What did Poincaré mean by "facts"? This is a question to which he gave less attention than it deserves. He held that science is to some extent objective. He toyed with sensationalism, but as a means of obtaining the necessary objectivity, he asserted that many sensations have external causes. Thus, he cannot strictly be regarded as a sensationalist. Objects are groups of sensation but not merely this; the sensations are "cemented by a constant bond," and science investigates this bond, or relation. Our sensations reflect whatever it is in the external world between which relations hold; science teaches us not the true nature of things but only the true relations between things. Scientific conclusions may thus be true of the world since they can give us a picture of its structure, though not of its content. We should expect theories of light, for example, to tell us not what light is but only what relations hold between the various occurrences of whatever light is.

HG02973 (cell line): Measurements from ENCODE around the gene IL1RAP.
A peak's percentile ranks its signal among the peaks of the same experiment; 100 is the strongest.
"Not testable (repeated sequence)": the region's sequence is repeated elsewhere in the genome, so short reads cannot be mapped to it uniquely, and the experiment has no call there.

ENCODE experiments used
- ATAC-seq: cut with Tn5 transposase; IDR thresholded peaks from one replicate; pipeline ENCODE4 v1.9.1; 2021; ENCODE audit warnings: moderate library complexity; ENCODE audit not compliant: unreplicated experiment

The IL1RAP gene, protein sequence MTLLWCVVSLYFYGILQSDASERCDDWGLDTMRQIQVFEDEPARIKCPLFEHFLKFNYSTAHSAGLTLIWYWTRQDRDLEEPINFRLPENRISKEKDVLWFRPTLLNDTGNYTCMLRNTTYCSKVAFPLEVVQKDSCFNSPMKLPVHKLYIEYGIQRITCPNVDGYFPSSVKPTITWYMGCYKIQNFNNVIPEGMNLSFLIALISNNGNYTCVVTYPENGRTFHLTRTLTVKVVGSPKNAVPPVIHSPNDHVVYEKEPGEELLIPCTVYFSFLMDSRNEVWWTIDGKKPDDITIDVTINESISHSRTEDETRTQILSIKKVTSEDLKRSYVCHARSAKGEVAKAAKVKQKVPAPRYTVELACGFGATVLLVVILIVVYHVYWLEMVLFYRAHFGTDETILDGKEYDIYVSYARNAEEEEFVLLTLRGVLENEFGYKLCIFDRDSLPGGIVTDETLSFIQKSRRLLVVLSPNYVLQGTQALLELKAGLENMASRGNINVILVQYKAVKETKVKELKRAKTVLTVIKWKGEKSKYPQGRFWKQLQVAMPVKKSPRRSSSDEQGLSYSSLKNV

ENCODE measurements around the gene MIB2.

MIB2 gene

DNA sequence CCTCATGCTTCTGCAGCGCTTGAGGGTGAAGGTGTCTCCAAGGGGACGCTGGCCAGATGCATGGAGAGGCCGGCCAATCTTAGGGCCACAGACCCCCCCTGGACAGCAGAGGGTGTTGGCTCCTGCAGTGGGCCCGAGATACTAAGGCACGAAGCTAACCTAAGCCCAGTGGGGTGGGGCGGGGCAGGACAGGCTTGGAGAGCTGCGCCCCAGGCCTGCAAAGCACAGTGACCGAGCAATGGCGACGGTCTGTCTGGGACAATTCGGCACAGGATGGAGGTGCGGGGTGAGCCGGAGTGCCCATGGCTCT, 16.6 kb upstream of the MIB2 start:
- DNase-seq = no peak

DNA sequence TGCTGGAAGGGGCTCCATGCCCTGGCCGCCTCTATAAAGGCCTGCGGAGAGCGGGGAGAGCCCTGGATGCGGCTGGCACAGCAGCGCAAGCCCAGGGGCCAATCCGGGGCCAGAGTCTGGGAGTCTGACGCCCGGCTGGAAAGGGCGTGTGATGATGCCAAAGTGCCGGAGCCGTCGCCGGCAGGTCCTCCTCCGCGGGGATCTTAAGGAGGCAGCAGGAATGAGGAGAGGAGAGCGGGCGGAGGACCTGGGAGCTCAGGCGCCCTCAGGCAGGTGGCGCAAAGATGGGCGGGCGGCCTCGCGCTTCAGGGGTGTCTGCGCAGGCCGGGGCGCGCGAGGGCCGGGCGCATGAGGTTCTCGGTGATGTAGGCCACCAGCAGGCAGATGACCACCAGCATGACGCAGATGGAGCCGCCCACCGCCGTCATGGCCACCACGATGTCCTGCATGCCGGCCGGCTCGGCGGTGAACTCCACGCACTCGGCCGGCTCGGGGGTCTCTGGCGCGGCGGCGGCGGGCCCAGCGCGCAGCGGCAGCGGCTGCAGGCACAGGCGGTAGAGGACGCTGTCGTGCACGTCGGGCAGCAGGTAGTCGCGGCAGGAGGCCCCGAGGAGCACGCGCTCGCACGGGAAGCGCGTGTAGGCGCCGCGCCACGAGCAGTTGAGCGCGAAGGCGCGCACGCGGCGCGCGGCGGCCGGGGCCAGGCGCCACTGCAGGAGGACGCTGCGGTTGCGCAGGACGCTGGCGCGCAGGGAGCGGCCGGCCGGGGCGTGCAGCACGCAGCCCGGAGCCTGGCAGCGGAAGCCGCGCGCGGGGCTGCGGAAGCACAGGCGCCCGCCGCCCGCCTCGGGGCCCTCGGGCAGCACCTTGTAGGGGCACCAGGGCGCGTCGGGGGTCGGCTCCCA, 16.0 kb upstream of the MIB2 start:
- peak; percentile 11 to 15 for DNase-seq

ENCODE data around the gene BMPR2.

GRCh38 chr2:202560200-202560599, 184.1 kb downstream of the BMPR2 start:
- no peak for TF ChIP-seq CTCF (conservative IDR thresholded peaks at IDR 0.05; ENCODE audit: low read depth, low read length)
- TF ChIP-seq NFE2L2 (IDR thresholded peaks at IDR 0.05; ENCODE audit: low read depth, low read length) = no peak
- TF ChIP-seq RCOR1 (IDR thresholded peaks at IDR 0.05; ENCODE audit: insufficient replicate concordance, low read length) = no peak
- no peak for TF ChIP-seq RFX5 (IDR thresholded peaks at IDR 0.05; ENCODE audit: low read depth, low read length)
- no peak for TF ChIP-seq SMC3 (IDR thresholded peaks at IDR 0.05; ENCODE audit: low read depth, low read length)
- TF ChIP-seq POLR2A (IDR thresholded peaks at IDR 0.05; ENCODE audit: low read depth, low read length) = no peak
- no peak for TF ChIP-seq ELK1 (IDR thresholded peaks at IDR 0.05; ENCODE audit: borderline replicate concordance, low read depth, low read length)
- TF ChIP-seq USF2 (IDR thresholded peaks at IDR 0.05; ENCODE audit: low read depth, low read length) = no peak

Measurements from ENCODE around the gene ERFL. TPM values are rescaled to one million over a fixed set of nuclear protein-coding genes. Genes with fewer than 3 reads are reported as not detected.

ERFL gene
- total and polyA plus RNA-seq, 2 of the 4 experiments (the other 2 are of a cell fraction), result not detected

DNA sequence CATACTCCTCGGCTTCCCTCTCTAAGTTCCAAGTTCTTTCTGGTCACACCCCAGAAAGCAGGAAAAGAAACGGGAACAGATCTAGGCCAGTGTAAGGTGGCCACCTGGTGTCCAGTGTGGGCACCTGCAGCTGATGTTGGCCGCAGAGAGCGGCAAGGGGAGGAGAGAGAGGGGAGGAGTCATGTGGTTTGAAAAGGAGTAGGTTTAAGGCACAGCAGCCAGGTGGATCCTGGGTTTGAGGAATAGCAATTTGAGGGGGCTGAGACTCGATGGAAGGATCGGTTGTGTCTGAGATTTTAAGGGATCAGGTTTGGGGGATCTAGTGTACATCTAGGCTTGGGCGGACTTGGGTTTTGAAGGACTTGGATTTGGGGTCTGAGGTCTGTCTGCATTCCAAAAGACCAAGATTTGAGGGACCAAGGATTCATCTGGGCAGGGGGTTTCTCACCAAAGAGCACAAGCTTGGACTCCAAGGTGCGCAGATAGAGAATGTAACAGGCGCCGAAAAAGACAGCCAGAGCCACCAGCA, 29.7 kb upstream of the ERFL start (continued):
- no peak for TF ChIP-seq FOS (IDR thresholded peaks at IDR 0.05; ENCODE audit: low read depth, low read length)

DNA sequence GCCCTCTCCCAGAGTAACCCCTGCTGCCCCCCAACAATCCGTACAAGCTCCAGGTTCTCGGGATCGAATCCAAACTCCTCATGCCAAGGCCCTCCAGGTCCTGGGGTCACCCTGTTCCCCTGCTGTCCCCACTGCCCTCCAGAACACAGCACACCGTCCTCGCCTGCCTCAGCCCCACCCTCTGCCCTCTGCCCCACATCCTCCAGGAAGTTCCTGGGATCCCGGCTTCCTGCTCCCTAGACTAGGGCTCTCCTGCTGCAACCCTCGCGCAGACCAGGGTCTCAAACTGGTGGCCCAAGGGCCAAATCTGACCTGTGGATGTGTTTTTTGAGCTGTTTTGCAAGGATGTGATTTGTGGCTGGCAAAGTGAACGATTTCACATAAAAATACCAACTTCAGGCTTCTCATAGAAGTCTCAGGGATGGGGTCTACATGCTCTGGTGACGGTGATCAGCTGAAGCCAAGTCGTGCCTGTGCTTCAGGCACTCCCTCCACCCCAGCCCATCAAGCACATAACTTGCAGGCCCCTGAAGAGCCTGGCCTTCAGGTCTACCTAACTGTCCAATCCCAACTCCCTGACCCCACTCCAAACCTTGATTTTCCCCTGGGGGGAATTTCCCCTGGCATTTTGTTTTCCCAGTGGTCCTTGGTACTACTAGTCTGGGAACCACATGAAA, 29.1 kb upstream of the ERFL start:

The two main aims of scientific investigations are to relate what previously appeared unrelated and to enable us, by using these relations, to predict new phenomena.
Poincaré constantly compared the physical sciences with pure mathematics and said that their methods of discovery are similar even though their methods of supporting conclusions are different. His view of science emerges most clearly from his comparison of it with geometry, in Science and Hypothesis. The space of geometry is not the space of sense experience; we can arrange conditions so that two things that look equal to a third thing do not look equal to each other. The mathematical continuum is invented to remove this disagreement with the law of contradiction; then, in mathematics things equal to the same thing are equal to one another whatever our senses tell us. This is one of those axioms of analysis, not geometry, which Poincaré called "analytical a priori intuitions."